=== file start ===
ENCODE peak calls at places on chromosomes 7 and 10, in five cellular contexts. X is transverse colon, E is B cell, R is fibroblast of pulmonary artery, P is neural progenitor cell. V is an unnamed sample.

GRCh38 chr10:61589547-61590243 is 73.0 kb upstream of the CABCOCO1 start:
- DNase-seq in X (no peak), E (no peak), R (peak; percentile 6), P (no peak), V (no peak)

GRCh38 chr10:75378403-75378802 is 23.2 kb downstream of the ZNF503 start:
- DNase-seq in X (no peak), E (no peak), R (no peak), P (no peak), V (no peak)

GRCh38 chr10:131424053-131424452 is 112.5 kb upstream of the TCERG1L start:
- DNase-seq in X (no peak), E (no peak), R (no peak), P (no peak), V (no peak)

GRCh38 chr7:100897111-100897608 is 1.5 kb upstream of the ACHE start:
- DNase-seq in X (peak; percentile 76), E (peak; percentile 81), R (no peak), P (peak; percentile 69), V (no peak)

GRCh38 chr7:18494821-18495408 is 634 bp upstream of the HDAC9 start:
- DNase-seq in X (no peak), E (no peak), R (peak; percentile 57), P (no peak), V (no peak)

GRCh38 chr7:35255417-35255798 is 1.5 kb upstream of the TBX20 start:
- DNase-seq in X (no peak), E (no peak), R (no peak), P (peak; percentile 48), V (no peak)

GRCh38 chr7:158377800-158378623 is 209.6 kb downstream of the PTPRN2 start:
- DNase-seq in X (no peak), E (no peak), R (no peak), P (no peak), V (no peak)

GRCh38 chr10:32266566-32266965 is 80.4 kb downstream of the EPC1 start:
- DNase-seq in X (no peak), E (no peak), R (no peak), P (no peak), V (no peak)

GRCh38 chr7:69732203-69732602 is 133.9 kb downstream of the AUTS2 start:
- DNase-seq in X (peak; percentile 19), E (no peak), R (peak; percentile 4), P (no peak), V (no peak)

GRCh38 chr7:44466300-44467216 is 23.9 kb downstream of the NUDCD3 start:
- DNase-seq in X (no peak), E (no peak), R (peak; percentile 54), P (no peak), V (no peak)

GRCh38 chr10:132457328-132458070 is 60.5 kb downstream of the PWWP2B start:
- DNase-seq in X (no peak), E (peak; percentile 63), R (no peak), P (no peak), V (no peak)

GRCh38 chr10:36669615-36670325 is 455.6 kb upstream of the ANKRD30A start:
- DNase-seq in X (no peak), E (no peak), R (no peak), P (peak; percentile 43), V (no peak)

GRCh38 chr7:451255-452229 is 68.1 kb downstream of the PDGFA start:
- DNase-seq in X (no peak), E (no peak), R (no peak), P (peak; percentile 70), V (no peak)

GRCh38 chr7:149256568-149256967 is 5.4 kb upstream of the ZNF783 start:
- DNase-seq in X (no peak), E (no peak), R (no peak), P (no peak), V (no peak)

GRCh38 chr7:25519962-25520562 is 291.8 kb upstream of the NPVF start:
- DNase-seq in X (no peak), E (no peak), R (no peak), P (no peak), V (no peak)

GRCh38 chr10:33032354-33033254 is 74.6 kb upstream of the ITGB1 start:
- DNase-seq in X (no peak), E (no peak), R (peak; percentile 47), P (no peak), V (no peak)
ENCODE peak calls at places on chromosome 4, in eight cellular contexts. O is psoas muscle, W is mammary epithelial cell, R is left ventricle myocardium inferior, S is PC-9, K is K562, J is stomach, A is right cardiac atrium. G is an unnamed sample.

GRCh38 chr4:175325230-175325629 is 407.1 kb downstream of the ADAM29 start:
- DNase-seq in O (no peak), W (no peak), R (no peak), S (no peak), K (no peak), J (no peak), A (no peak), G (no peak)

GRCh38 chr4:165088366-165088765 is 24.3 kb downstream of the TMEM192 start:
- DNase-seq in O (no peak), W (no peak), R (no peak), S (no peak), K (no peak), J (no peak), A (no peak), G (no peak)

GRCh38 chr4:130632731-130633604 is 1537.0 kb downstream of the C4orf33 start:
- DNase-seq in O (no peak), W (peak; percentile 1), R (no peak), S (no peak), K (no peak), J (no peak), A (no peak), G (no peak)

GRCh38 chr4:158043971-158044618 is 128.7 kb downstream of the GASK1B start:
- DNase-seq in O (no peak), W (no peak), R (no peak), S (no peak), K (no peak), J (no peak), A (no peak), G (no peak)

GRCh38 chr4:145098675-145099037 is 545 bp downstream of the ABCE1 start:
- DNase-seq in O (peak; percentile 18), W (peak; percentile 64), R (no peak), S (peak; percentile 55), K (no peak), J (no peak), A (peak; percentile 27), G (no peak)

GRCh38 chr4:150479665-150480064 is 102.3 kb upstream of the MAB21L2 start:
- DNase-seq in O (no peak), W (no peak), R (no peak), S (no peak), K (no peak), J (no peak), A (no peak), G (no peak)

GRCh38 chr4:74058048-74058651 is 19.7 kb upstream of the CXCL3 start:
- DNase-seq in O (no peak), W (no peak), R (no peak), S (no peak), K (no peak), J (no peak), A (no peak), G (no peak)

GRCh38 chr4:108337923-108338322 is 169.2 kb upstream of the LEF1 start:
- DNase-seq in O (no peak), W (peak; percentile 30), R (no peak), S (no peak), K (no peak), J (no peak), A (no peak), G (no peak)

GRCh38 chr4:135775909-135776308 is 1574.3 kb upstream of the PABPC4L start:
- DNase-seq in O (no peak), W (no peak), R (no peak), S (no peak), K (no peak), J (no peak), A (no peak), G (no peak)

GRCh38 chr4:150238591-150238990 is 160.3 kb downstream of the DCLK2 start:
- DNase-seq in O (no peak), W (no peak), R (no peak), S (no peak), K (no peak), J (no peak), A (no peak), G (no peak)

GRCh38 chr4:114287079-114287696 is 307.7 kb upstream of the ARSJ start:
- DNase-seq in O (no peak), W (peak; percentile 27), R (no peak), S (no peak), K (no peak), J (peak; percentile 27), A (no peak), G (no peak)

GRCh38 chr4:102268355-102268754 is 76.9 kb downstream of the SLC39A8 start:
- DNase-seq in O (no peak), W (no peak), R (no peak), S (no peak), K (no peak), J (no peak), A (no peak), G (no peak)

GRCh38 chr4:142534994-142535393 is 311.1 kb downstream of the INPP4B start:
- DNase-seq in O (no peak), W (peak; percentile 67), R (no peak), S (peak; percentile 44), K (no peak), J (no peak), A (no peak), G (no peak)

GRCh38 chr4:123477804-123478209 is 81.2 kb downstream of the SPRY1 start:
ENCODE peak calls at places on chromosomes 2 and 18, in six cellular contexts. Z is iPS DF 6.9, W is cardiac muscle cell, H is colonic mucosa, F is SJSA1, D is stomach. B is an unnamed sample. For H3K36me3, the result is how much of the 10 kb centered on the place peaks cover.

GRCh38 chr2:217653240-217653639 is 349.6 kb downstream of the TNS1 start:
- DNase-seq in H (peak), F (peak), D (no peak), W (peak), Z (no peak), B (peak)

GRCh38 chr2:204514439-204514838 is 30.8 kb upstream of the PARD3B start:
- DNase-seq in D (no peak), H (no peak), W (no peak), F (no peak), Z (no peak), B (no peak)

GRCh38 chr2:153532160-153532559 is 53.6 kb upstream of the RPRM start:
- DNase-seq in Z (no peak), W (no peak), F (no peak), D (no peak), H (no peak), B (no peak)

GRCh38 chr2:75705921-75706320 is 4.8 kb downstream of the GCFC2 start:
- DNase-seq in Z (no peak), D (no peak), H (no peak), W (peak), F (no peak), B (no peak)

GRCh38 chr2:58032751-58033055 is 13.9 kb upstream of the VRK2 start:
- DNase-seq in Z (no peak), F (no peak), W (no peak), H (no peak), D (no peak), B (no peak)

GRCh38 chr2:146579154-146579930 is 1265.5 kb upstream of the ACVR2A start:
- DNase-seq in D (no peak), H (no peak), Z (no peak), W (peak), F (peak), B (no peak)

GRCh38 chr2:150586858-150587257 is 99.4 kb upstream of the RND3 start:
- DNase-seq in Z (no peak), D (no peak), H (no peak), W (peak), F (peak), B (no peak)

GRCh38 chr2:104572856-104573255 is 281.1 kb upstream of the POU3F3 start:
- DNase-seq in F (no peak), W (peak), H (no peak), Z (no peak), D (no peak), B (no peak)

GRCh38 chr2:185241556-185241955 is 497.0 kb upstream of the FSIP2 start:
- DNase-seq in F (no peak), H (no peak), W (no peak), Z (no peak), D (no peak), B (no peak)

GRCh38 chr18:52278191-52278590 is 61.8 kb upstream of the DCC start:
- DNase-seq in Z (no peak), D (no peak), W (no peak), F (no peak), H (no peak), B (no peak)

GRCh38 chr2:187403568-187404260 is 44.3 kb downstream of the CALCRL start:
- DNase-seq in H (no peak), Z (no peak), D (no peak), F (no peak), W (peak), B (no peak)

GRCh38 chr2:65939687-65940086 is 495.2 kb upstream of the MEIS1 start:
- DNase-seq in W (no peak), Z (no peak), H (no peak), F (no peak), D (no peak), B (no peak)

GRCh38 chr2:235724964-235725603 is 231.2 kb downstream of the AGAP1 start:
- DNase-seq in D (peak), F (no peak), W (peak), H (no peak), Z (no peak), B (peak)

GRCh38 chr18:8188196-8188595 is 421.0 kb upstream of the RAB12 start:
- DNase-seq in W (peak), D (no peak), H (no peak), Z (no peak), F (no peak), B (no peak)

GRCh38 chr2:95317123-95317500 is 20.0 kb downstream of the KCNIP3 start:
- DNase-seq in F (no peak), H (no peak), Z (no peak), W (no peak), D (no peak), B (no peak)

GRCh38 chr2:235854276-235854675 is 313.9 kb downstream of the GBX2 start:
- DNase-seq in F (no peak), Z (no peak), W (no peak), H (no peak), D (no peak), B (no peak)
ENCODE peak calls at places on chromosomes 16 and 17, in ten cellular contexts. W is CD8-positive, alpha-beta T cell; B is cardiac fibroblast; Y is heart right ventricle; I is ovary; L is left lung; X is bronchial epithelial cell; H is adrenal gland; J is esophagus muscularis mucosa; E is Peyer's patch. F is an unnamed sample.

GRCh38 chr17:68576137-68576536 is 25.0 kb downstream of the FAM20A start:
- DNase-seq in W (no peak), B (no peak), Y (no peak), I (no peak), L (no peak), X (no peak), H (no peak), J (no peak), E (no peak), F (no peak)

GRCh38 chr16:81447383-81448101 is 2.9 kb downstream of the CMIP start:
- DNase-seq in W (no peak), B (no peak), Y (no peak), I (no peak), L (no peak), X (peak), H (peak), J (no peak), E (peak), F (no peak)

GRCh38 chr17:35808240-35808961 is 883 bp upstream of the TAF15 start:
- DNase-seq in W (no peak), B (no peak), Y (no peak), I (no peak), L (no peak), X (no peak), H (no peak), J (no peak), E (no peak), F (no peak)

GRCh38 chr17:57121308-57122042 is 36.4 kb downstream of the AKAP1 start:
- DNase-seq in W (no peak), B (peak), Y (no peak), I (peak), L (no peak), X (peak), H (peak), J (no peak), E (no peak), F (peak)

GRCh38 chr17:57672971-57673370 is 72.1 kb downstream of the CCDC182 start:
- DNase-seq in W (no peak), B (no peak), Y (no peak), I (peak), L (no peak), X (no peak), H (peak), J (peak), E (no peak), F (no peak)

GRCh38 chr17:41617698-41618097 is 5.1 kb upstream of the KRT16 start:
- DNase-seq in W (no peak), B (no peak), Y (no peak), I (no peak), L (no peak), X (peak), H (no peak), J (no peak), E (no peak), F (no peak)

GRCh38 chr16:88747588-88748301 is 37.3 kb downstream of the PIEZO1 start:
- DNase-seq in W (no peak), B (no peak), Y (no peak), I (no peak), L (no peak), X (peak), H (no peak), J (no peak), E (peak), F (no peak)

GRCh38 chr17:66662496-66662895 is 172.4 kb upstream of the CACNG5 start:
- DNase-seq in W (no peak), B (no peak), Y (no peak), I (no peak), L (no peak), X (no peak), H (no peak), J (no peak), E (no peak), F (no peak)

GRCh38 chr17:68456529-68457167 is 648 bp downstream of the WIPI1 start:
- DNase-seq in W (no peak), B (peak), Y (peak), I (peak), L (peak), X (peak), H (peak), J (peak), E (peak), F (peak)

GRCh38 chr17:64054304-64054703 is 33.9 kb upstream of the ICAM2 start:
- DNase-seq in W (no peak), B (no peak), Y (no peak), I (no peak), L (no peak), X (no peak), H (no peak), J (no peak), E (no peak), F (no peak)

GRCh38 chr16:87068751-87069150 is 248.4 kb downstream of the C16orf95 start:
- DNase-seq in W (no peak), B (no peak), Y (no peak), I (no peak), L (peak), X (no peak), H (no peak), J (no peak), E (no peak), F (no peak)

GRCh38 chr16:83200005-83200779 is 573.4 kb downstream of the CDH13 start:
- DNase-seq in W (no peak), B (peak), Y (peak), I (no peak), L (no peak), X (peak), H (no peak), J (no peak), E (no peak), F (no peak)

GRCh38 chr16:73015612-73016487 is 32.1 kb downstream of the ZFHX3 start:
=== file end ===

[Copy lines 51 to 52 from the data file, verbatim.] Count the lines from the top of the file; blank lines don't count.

GRCh38 chr4:135775909-135776308 is 1574.3 kb upstream of the PABPC4L start:
- DNase-seq in O (no peak), W (no peak), R (no peak), S (no peak), K (no peak), J (no peak), A (no peak), G (no peak)